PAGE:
By Carl HoweOn April 19, 2006, Apple Computer Inc. (NASDAQ:AAPL) will report its first quarterly earnings since it introduced Intel-based MacBook Pros, Mac minis, and iMacs. Forbes had an article last week noting that UBS cut its price goal for Apple to $95 on the basis of weaker PC sales.
Because Apple didn't start delivering Intel-based (NASDAQ:INTC) machines until midway through the quarter, I can understand their skepticism, but I don't buy their forecast of nine percent drop in computer sales from a year ago. Given the sheer number of new Apple laptops and iMacs I've been seeing around, I believe that Apple managed to sell about as many computers as it did last year at this time (which, by the way, wasn't a terribly stellar quarter as Apple quarters go).
Add on sales of about 9.3 million iPods this quarter, and my model comes up with Apple earning $401 million on nearly $4.2 billion in revenue. That works out to $0.47 a share, which is slightly above analyst consensus estimates of $0.45 a share.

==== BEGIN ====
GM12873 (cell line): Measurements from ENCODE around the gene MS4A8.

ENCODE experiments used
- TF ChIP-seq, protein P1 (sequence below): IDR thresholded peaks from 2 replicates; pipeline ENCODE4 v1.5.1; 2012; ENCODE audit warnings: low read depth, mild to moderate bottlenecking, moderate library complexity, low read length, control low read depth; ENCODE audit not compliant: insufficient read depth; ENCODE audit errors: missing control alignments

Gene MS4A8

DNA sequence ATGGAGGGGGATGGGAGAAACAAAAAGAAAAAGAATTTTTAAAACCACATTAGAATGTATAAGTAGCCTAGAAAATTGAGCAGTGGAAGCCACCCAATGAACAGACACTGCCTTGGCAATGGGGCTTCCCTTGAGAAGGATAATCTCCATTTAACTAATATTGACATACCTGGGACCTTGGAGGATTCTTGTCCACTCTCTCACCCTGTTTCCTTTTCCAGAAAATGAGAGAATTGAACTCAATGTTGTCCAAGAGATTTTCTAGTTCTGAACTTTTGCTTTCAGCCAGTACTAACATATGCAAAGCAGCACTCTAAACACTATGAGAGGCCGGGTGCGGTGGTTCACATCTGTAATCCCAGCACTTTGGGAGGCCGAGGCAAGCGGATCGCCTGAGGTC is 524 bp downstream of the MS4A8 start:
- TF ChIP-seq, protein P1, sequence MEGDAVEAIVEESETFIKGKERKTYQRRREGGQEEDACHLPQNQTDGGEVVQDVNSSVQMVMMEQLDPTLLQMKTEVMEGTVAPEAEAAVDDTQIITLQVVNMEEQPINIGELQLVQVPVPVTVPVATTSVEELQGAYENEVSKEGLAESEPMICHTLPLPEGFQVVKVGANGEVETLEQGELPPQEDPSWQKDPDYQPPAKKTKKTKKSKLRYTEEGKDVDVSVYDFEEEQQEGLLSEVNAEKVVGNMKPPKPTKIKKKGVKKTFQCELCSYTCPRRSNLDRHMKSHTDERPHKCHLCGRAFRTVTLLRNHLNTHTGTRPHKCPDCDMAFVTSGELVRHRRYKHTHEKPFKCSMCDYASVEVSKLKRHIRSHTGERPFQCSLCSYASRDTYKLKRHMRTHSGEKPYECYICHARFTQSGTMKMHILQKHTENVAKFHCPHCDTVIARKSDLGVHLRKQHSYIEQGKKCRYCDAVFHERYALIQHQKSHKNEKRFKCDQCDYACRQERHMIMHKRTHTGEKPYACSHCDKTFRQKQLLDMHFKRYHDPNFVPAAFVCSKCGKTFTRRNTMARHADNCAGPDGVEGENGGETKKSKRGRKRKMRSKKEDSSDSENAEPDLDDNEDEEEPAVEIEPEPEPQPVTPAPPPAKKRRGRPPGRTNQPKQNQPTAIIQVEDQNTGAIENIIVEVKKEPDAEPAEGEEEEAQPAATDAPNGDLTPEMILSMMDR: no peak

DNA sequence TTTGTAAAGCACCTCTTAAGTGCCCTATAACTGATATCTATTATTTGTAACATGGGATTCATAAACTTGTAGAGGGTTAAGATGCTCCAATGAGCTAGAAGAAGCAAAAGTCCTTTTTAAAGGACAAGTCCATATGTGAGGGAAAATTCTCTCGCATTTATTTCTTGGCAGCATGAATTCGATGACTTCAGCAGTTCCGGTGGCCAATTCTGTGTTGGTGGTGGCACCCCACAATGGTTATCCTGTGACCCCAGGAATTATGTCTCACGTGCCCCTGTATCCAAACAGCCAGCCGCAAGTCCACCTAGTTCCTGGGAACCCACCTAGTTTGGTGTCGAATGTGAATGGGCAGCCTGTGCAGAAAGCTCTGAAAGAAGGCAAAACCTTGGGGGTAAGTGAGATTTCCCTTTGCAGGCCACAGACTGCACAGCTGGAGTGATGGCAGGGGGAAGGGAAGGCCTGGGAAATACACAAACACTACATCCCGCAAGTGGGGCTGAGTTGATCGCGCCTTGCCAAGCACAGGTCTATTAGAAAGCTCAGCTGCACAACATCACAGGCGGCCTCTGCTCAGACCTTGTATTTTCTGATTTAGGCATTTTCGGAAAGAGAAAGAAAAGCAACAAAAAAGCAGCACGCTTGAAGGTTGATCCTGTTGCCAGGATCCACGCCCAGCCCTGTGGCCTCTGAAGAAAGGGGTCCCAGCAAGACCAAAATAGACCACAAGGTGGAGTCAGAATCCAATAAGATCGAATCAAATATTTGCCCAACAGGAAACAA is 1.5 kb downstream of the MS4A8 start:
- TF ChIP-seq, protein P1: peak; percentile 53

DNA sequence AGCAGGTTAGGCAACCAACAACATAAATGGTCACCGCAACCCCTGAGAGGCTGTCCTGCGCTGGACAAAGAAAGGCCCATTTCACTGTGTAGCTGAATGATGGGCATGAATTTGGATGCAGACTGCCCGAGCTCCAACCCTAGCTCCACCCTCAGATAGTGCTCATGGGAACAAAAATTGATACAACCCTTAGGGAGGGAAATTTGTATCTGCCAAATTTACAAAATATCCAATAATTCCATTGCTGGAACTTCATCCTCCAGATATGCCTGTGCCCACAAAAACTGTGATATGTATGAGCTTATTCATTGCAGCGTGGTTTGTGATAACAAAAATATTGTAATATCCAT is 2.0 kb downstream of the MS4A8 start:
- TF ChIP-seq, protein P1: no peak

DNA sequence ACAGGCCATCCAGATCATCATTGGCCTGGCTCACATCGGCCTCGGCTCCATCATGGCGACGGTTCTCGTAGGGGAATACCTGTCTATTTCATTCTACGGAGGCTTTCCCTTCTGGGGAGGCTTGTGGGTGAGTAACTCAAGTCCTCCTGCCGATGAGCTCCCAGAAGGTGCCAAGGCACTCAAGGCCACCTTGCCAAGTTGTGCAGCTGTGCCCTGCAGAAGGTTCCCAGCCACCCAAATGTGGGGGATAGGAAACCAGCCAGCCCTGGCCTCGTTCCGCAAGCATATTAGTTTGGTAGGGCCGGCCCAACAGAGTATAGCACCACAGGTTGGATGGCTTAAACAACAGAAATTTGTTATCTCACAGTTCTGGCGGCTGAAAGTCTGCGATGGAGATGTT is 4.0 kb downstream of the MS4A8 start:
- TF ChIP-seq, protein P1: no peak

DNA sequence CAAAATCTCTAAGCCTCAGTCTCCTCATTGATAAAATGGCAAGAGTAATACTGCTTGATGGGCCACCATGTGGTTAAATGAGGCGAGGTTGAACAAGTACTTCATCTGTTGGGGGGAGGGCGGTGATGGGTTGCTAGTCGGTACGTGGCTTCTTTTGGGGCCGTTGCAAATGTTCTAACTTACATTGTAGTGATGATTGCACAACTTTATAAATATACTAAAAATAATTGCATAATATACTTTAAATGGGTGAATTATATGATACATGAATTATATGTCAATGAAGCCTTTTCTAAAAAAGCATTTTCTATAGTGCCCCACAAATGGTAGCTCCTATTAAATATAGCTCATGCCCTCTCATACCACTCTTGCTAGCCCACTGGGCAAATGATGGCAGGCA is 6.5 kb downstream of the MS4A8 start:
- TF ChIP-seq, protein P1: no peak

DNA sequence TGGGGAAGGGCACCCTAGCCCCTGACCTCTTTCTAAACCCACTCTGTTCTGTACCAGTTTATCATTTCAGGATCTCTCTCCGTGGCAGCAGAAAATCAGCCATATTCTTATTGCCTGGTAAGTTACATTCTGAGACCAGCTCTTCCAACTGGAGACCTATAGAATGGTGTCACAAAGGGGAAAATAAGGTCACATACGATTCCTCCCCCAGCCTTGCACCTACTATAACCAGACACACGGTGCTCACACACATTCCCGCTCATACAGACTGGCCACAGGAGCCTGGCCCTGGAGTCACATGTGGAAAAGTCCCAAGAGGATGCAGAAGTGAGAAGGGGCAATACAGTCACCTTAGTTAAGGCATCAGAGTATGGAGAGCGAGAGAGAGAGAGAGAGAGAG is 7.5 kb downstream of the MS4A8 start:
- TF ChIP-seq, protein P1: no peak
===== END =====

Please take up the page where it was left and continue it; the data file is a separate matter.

All that said, Apple's projections for how they see demand shaping up for their fiscal Q3 will be very interesting to watch. On Thursday, Advanced Micro Devices Inc. (NASDAQ:AMD) blew the doors off its earnings (many believe that its gross margins this quarter may surpass Intel's), yet projected a weak upcoming quarter. And Intel similarly isn't looking any better.
But unlike those two semiconductor giants, Apple is at the beginning of its new product cycle of Intel-based Macs, whereas a lot of the PC world is stuck waiting for Windows Vista in 2007. And as has been noted, for every percent of PC market share Apple gains, it gains about $2 billion in revenue. I predict we'll start seeing that some of that revenue appears on Apple's income statement in Q3. And even with the product transition this past quarter, the company will post nearly 31% growth over the same quarter last year.
Now that's thinking different.
Full disclosure: The author owns Apple common stock.